The bathrooms also are not heated and most don’t have hot water. Also, the hallways aren’t heated and usually the doors of the school are open all day long.

Korean school door

This is the front door of my main school. Most schools keep their doors open like this all year long.

Why on earth would you keep the door open all day in winter? It’s not masochism, I swear. The reason is ventilation. Koreans love ventilation more than heat, it seems. I had a class once in the library, which was in the back building and didn’t get any sunlight anyway. The principal would come in in the mornings and open all the windows in the middle of winter. It took about 3 hours to get it back to a liveable temperature.

When I was growing up, I never really felt cold, unless I was outside for hours and hours and my gloves got wet. But in Korea, I’m cold most of the day in the winter. I used to like winter a lot more too. I realized that cold is only fun if you can get warm afterwards. Nobody wants to go from cold outside to cold inside. And that is why Korea feels colder than Canada.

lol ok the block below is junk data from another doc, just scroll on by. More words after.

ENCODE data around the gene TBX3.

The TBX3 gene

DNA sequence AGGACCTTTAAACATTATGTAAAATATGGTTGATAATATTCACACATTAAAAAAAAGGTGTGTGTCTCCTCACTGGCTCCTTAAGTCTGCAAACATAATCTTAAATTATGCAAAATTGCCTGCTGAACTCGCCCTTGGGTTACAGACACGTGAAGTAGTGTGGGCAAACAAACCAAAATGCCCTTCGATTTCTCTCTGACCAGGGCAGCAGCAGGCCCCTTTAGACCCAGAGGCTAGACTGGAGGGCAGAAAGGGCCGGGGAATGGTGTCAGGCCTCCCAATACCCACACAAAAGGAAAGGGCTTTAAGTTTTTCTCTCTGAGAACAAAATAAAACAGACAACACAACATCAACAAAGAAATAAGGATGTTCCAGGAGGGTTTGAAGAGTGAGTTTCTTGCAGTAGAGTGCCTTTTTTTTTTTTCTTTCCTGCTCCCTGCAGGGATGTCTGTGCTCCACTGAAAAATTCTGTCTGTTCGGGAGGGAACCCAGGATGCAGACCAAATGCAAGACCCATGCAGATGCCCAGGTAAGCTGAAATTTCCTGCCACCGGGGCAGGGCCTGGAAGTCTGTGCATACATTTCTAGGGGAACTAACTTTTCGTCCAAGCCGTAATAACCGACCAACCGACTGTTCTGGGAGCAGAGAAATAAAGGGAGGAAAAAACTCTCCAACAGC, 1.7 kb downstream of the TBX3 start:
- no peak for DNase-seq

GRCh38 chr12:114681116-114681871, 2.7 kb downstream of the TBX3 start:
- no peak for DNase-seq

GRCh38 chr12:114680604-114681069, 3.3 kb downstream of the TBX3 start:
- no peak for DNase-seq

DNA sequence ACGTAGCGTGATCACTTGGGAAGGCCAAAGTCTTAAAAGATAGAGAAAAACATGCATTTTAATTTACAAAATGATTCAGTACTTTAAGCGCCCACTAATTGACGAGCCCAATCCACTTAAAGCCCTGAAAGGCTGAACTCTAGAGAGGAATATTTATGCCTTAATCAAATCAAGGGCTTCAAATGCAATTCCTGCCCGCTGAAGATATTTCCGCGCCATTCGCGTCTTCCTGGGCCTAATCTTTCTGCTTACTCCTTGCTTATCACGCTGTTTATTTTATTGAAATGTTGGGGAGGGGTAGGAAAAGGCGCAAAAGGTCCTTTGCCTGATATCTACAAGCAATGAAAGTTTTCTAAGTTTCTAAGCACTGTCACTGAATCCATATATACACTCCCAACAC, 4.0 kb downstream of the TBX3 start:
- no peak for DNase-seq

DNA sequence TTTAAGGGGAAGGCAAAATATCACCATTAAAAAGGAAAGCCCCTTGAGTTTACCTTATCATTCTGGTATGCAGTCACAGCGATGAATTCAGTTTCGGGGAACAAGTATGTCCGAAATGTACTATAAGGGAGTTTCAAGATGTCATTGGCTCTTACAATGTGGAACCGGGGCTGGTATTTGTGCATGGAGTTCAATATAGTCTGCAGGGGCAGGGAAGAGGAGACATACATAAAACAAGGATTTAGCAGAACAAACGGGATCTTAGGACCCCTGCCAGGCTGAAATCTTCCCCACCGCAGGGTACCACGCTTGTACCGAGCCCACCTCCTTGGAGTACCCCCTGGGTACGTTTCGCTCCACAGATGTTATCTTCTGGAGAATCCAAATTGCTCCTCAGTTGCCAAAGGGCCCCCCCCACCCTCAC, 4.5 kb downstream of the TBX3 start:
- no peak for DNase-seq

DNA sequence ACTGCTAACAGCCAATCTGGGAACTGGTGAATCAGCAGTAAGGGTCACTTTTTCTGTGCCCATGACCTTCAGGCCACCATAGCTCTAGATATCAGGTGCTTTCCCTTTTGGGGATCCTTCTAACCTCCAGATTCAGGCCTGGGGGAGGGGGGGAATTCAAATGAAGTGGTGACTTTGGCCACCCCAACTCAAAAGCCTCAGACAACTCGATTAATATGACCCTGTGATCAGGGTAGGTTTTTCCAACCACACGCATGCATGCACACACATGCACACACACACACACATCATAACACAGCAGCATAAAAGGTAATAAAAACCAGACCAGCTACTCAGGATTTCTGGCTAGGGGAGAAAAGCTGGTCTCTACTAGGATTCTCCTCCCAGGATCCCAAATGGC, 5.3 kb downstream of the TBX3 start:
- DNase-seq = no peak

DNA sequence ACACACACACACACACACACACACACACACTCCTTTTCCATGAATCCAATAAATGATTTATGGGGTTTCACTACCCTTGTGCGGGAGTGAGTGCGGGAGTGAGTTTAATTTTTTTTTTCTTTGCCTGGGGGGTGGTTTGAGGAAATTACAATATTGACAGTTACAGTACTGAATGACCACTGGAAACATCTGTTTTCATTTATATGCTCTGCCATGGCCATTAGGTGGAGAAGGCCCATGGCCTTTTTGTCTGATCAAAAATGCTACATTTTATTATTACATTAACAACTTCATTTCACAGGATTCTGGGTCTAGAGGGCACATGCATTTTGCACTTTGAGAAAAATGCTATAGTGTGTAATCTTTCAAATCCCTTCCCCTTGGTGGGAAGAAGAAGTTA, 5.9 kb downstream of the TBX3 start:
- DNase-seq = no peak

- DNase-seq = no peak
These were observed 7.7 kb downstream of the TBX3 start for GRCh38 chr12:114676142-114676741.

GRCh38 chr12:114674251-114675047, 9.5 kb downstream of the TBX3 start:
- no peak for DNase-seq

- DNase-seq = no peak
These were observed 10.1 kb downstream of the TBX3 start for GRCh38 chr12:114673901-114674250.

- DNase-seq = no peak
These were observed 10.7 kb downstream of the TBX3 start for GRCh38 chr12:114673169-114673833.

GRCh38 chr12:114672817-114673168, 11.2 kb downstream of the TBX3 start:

(P.S. One unexpected thing that Korea does have a lot of is heated toilet seats. That at least mitigates things a bit when you have to wash your hands with cold water.)

Dearest Melissa: A Letter While Stuck in a Tree

Dearest Melissa,

I am currently stuck in the top of a tall pine tree, after having been chased here by wolves. It is quite lonesome, and so I am writing this letter to you that so you can share, at least partially, in my discomfort. I have no pen or paper to use, so I am writing this letter on the currents of the air with the hope that it will find you at last, wherever you are.

Incidentally, I hope this reaches you and not another Melissa, since that would be quite awkward.

It all began, I must confess, with a dream. A dream such as you could only imagine. I was walking along the banks of the Nile, when twelve crocodiles danced past me, most of them doing the foxtrot. I had initially thought they were alligators, but the littlest one, doing the hornpipe, disabused me of this idea.